Audit partners should encourage the audit team to think about the people who produce the numbers and whether organisational dynamics could, for example, impact the effectiveness of certain financial controls, particularly while remote working. The Audit Assurance Faculty thought leadership essay Fraudulent Financial Reporting: Fresh Thinking provides examples of organisational behaviour and cultural considerations that may also help with highlighting fraud risk areas.

Fraud risk assessments

ISA 240 requires auditors to discuss the risk of fraud with management, and where relevant, the internal audit team. For companies which have applied for significant government support, auditors will need to consider this as part of their assessment. Questions that may be helpful are:

  • What, if any, government funding has management applied for? This could include receipts under government schemes such as Eat Out to Help Out or a CBILS loan. How material are these receipts in value?
  • Is it likely that any amounts may need to be repaid, including interest and penalties in the event of an incorrect claim? How material would repayments be, taking into account both in quantitative and qualitative factors?
  • Have any loans been denied? Have any funds had to be repaid, for example, for overclaims on furloughs?
  • What controls have management put in place to prevent fraud, for example, in relation to furloughed staff working or for claims under schemes such as Eat Out to Help Out?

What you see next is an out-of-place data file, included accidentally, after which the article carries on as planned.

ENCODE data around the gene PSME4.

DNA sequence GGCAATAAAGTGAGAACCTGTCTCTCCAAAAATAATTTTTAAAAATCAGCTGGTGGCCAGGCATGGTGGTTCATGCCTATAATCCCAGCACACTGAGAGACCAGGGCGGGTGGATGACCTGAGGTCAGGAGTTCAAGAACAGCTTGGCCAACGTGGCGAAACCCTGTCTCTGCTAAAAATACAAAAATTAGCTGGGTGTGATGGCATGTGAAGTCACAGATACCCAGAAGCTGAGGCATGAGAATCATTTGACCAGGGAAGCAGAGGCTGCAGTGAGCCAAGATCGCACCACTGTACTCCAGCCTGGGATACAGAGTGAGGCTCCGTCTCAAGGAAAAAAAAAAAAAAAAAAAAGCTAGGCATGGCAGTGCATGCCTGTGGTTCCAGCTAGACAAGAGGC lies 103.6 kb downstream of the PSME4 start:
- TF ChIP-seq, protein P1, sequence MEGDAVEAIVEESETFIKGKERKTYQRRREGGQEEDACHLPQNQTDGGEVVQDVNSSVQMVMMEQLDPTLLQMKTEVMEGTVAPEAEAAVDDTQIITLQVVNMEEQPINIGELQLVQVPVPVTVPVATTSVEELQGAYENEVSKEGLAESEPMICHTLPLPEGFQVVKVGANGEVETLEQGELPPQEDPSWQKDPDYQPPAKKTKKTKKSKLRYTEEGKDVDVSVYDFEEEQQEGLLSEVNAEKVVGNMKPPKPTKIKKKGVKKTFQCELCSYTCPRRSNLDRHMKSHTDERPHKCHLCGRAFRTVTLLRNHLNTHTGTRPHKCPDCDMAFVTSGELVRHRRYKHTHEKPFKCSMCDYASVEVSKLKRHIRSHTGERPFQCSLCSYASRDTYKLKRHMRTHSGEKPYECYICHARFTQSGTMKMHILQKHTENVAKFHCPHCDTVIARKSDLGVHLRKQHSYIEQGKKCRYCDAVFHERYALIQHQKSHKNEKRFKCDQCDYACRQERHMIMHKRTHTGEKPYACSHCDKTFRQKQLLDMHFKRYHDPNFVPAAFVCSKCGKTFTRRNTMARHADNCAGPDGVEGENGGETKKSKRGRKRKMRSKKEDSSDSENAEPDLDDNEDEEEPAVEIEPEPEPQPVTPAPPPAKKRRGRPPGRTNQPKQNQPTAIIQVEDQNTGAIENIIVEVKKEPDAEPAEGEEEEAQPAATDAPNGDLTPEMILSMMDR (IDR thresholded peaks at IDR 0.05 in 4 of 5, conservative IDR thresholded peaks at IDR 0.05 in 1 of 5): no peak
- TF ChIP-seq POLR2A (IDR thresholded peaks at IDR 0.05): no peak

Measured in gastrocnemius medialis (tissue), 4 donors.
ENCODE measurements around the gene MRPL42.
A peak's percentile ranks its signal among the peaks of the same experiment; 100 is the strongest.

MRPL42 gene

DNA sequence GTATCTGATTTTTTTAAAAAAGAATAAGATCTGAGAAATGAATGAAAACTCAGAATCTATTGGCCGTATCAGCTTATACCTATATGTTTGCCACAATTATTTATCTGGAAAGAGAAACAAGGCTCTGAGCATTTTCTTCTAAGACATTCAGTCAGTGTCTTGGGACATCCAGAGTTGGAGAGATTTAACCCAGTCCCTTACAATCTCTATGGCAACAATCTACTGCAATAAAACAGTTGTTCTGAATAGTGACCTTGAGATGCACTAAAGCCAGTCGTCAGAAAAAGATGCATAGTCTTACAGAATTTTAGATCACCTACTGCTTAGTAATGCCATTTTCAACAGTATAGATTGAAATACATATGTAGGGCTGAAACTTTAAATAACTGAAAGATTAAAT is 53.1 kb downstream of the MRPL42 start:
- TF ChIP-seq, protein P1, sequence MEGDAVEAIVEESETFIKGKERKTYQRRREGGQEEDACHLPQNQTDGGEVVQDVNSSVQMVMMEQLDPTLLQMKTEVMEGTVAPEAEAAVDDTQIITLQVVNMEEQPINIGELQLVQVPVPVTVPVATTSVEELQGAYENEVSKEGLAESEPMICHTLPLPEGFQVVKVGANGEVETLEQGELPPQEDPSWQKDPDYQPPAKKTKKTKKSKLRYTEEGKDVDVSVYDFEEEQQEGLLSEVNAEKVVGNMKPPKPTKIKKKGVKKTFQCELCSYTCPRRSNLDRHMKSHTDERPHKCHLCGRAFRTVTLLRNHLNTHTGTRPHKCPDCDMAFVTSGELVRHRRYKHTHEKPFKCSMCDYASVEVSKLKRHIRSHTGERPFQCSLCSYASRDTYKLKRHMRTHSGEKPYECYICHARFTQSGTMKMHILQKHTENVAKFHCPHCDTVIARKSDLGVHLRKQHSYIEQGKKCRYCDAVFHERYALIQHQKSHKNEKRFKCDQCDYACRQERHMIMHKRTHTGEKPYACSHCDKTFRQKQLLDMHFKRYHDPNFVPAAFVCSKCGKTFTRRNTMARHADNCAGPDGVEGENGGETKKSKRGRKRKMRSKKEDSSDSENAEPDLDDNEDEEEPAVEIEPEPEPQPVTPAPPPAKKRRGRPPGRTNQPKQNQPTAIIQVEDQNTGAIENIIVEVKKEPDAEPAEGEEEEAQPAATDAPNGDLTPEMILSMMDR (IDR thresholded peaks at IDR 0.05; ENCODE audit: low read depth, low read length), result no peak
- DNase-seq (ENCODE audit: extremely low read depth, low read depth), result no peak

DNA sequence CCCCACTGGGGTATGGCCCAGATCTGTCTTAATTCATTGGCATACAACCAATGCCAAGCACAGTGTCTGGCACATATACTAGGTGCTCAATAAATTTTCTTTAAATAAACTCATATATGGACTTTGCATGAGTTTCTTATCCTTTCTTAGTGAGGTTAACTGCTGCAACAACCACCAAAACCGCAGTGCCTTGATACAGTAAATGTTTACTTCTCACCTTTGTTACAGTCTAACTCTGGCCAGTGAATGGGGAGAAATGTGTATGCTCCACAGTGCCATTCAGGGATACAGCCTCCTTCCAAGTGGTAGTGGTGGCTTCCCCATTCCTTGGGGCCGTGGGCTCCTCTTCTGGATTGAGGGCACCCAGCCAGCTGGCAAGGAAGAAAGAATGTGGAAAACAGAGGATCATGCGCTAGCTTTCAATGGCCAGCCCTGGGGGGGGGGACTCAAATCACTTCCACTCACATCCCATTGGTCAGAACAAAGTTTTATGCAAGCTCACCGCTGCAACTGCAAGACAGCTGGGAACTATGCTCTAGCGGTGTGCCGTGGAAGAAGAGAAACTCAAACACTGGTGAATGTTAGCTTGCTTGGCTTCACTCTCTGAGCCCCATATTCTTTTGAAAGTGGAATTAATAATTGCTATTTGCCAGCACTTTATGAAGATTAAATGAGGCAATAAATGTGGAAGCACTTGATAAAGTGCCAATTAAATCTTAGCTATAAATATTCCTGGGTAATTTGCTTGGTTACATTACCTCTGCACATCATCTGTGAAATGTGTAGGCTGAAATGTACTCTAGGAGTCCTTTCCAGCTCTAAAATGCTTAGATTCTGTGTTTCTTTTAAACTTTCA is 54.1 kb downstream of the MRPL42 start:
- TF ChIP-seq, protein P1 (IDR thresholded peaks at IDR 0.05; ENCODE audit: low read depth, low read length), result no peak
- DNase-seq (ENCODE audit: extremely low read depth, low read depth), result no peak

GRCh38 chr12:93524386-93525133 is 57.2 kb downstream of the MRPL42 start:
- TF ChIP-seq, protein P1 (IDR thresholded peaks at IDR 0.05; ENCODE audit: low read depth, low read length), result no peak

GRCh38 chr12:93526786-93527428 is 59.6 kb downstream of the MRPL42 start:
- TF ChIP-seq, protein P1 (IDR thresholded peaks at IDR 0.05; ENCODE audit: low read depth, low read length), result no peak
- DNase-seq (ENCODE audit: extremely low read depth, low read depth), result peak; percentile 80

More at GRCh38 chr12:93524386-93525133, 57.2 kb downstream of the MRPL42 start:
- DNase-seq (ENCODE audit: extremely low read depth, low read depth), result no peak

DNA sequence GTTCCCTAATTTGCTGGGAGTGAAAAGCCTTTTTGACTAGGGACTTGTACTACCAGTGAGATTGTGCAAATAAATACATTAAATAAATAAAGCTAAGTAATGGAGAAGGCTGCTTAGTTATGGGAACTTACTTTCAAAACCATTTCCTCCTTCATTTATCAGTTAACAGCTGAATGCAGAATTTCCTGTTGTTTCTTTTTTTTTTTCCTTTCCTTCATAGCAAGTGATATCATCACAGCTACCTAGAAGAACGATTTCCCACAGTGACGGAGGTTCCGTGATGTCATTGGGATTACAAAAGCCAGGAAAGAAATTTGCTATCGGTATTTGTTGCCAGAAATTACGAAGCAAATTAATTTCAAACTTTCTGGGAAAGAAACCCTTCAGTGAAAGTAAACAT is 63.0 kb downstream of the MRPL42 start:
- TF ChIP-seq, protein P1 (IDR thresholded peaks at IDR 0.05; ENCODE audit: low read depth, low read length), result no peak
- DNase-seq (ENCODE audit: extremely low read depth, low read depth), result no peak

• Have employees been furloughed? What proportion of the work force were furloughed? If only a few employees were furloughed, these claims may not be material to the accounts. However, if a large proportion were furloughed, or the business closed, there is a higher risk of potential material misstatements.
  • Where employees have been furloughed, how many have been furloughed, and has the business continued in operation? Do these employees have the capability to work remotely with access to the entity’s IT? If so, the risk of employees working while furloughed may be heightened.
  • Has internal audit found any cases of actual or suspected fraud?
  • Has management involved any independent external advisors in the process? This may help to mitigate the risk of fraud.
  • Has any money been withdrawn through the business via directors’ loan accounts? Consider if there is a risk, for example, of CBILS loans being withdrawn by management in advance of a potential collapse.

While discussing these schemes with management, auditors will need to remain professionally sceptical. It will be helpful to consider in particular whether management has made any inconsistent statements or been generally evasive in discussing support received.

Auditors should also consider any unusual or unexpected relationships identified from analytical procedures, as well as any other information obtained. Auditors may find it helpful for example, to review press coverage, as UK news articles have already highlighted some potential abuses of government support schemes. 

Audit procedures

Depending on the outcome of risk assessments, auditors may need to perform work on government support claims. They will need to determine what audit procedures to perform which may differ depending on the support scheme. For CJRS claims, this might include, for example:

  • Considering which set of rules and eligibility requirements applied during the claim period and whether the business has used the appropriate scheme for the period;
  • Checking that relevant employees have been included on the necessary PAYE RTI submission(s) to be eligible for the scheme;